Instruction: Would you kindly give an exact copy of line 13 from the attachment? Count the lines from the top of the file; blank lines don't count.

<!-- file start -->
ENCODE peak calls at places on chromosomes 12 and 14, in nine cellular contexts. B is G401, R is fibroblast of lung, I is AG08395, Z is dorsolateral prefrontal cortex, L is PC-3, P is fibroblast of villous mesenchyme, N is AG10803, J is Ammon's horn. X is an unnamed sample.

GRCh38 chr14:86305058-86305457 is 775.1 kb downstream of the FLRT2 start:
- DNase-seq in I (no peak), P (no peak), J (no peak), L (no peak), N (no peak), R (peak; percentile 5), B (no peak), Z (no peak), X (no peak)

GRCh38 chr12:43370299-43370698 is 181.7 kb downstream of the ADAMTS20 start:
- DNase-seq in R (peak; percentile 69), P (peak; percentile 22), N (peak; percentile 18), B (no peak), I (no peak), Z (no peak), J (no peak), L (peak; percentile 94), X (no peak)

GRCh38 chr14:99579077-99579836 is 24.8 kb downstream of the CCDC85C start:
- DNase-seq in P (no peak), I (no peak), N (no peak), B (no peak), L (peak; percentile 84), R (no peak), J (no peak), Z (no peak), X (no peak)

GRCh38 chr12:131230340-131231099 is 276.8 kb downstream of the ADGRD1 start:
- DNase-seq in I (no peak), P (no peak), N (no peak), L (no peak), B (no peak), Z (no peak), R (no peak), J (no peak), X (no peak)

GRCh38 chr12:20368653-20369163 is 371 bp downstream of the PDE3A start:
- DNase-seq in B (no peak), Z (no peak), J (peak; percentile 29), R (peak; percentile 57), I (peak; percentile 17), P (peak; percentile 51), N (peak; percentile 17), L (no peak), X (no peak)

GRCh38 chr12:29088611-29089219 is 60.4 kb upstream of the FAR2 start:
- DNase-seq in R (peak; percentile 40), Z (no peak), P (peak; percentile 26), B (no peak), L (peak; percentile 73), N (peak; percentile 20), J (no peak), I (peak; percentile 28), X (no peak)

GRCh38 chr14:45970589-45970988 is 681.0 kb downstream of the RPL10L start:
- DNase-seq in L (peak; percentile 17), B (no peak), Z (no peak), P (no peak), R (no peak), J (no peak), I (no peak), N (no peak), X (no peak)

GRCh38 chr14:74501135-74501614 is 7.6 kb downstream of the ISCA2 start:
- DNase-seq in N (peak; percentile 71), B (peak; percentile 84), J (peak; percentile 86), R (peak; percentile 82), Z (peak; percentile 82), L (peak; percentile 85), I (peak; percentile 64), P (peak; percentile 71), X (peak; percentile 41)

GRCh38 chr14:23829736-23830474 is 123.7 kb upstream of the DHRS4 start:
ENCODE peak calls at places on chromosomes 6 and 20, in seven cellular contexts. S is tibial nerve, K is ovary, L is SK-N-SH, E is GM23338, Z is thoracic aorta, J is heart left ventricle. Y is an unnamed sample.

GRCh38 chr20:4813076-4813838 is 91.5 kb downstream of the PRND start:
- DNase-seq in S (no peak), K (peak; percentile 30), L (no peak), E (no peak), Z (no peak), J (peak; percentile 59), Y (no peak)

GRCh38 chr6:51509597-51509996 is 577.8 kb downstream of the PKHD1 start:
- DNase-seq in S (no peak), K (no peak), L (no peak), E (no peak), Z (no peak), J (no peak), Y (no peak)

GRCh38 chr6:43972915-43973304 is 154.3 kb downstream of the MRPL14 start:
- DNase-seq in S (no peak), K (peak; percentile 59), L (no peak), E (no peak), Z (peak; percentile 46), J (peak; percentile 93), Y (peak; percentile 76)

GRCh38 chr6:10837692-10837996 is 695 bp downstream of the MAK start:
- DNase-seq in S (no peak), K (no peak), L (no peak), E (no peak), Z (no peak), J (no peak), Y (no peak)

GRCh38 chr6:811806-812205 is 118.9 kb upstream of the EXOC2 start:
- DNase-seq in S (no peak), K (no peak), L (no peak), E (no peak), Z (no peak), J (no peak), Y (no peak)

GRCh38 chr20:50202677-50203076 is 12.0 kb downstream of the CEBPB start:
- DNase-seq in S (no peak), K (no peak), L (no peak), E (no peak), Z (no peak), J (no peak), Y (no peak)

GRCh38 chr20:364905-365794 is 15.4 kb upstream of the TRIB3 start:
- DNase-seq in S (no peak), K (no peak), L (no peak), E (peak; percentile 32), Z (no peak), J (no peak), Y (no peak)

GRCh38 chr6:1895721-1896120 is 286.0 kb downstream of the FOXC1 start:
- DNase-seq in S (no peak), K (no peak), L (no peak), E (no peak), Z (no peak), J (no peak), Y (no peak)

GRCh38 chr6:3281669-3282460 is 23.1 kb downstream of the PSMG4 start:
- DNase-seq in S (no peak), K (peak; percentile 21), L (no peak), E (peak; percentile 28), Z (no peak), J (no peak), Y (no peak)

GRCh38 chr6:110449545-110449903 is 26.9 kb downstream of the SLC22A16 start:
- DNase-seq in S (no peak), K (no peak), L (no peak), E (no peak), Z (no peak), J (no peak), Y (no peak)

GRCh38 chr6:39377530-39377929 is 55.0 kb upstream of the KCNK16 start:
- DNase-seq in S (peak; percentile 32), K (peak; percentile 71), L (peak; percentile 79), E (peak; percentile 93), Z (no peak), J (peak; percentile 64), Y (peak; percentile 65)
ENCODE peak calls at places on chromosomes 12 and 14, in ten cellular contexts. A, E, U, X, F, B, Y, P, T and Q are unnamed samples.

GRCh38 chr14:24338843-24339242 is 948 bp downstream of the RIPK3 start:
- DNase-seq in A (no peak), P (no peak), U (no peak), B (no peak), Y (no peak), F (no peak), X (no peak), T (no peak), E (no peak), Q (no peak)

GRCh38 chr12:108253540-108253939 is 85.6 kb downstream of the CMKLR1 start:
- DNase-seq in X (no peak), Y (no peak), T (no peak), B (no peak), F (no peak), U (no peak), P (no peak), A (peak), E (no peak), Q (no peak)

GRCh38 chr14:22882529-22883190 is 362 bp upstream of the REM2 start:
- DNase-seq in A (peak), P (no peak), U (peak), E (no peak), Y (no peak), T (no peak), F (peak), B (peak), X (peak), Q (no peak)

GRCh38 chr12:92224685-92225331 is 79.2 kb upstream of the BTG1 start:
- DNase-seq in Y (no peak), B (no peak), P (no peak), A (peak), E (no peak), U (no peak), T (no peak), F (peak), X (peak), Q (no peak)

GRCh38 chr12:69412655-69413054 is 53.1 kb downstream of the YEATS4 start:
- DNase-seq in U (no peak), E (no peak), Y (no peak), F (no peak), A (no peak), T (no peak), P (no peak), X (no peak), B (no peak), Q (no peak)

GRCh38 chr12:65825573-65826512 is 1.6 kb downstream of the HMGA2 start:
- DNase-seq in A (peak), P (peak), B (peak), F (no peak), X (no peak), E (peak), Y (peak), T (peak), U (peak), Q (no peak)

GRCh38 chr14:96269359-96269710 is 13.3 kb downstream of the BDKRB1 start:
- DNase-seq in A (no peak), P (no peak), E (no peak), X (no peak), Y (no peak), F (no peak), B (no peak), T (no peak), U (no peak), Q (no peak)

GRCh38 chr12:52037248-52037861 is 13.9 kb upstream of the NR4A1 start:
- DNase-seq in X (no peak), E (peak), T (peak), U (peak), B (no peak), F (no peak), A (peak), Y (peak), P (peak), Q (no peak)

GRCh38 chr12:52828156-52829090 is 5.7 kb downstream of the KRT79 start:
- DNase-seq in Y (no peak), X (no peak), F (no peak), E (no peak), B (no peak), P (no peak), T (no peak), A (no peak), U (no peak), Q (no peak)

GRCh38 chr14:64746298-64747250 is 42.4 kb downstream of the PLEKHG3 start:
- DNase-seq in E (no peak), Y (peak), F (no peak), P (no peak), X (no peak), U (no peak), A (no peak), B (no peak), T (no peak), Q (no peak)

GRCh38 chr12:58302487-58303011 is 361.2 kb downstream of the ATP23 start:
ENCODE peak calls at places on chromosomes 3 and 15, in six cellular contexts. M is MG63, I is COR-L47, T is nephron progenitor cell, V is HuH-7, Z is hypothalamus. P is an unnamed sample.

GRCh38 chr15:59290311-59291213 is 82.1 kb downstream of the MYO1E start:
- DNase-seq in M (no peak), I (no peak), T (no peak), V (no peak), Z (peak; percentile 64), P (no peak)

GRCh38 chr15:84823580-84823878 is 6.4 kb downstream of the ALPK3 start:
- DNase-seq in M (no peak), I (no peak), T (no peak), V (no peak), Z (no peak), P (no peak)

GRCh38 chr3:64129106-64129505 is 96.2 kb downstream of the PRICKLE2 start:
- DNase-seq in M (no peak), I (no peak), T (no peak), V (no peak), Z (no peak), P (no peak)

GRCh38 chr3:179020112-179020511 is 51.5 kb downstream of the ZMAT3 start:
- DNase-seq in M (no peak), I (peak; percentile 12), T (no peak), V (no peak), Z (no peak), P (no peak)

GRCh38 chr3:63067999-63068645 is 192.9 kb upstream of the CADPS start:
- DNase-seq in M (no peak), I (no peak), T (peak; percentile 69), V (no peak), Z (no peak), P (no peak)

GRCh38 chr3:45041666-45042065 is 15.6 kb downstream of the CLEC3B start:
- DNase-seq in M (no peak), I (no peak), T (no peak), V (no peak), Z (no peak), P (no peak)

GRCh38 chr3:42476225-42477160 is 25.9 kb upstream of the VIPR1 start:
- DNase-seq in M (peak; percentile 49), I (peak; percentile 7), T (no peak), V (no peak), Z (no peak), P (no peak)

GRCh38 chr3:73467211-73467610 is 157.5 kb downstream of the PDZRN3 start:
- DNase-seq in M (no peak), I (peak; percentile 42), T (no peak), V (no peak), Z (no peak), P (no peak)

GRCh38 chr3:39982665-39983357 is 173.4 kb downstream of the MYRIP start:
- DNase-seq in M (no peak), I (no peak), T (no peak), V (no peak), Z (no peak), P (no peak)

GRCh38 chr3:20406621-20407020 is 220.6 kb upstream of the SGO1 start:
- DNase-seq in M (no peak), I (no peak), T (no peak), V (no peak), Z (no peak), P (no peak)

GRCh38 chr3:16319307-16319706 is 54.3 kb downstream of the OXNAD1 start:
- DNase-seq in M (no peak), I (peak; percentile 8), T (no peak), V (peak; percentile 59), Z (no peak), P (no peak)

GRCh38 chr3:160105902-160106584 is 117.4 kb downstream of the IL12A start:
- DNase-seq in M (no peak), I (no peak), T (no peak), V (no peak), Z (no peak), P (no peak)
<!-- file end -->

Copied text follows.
- DNase-seq in R (peak; percentile 40), Z (no peak), P (peak; percentile 26), B (no peak), L (peak; percentile 73), N (peak; percentile 20), J (no peak), I (peak; percentile 28), X (no peak)